What is it to be a man?

The answer may depend on where we look to find it.

Is the answer in our biology? The human species is divided into two sex categories, male and female. These sex categories broadly align with the reproductive role of the person. Is this where we find what it is to be a man? Does a man need to father children? Does a man need the potential to father children? Is a male human being not a man if he chooses not to become a father? What if he can’t father children?

If we look for answers in the society and cultures around us we find a more confusing picture. On top of the sex categories which are defined by our biology we find the gender categories of feminine and masculine which are defined by social and cultural expectations. “Boy’s don’t cry”; “Man up!”; “Grow a pair!”; these demands are aimed at our boys and men from a very young age. Boosted competitiveness; primacy of work; fear of intimacy; fear of the feminine; a lack of emotional expression, with the exception of anger; a need to always be in control; these are some of the responses of men to the pressures of masculinity set out in our society and cultures.

As men we learn to push our emotions deep down, to hide them away and to deny that they exist. Men tend to smile less than women and to cry even less. We may behave more or less as if we either experience no emotion or that we are invulnerable to emotions. We learn to deny our vulnerability even to ourselves.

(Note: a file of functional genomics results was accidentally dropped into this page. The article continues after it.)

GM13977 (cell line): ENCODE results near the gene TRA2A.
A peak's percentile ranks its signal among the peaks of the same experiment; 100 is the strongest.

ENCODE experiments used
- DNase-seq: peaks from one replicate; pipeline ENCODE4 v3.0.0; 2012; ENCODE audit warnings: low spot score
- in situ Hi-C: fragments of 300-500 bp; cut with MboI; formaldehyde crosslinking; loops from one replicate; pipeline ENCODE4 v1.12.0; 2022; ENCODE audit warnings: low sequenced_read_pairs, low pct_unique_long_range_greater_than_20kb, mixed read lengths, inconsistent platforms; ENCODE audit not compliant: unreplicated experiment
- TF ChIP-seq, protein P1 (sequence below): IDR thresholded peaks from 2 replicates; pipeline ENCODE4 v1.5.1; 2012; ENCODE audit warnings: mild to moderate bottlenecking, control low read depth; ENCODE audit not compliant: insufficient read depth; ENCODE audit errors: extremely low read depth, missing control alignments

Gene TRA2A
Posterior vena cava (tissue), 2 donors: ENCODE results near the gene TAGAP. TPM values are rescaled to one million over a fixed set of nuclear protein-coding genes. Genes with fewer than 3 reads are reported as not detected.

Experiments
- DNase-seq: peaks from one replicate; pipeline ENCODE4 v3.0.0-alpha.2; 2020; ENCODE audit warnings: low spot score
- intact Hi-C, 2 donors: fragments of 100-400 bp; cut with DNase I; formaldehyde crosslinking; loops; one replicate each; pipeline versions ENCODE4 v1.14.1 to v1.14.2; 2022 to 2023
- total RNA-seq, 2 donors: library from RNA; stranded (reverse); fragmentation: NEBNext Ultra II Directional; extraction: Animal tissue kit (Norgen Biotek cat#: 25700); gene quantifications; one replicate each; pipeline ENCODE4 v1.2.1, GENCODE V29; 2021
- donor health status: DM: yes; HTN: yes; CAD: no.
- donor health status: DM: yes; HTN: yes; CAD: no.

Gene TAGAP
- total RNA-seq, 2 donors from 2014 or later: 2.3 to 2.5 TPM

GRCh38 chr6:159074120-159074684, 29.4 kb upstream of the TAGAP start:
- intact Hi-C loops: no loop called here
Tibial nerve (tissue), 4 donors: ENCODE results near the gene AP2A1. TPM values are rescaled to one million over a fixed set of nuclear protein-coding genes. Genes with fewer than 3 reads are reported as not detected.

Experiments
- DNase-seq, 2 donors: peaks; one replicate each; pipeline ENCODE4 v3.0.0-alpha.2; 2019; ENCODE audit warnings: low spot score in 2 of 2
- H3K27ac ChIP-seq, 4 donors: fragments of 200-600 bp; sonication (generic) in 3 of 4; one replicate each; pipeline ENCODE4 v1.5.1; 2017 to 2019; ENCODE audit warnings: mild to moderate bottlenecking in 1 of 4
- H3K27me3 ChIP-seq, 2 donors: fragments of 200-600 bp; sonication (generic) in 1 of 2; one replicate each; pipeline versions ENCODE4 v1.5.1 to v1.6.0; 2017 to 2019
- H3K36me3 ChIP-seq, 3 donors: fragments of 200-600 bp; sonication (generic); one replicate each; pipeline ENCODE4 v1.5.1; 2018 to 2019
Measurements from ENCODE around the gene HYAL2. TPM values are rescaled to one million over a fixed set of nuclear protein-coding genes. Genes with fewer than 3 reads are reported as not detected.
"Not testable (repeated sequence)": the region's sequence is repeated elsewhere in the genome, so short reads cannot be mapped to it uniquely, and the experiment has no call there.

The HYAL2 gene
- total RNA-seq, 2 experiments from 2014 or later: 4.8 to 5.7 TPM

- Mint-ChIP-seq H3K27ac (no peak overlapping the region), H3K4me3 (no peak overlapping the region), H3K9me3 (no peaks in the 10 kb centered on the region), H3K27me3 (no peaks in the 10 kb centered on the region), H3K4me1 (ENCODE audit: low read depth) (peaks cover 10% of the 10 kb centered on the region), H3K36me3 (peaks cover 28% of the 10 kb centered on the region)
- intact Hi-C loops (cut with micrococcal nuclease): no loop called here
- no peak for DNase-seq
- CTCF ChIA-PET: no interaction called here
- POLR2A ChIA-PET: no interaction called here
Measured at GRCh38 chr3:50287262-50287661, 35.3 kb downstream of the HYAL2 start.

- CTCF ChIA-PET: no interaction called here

Working with a therapist can give men the opportunity to lower the mask of masculinity, to drop the pretence of fitting comfortably into the cultural “man box”, at least for the duration of the session.

In so doing men can look inside for the answer to the question, “What does it mean to me to be a man?”

This can be a freeing experience for men, as we learn that we do not need to restrict our expression of self in the ways that we may feel society demands of us. When we begin to reconnect with ourselves, our feeling and emotional being, only then can we begin to truly connect with those around us.

Working with a professional counsellor we can not only improve our relationship with ourselves but also improve our relationships with others. The positive growth we experiences within therapy can be taken out of the therapy room, also improving the lives of those around us.

Author: Steve Hughes

I am an integrative counsellor and a registered member of the British Association of Counselling and Psychotherapy. I work both privately and in local charity.

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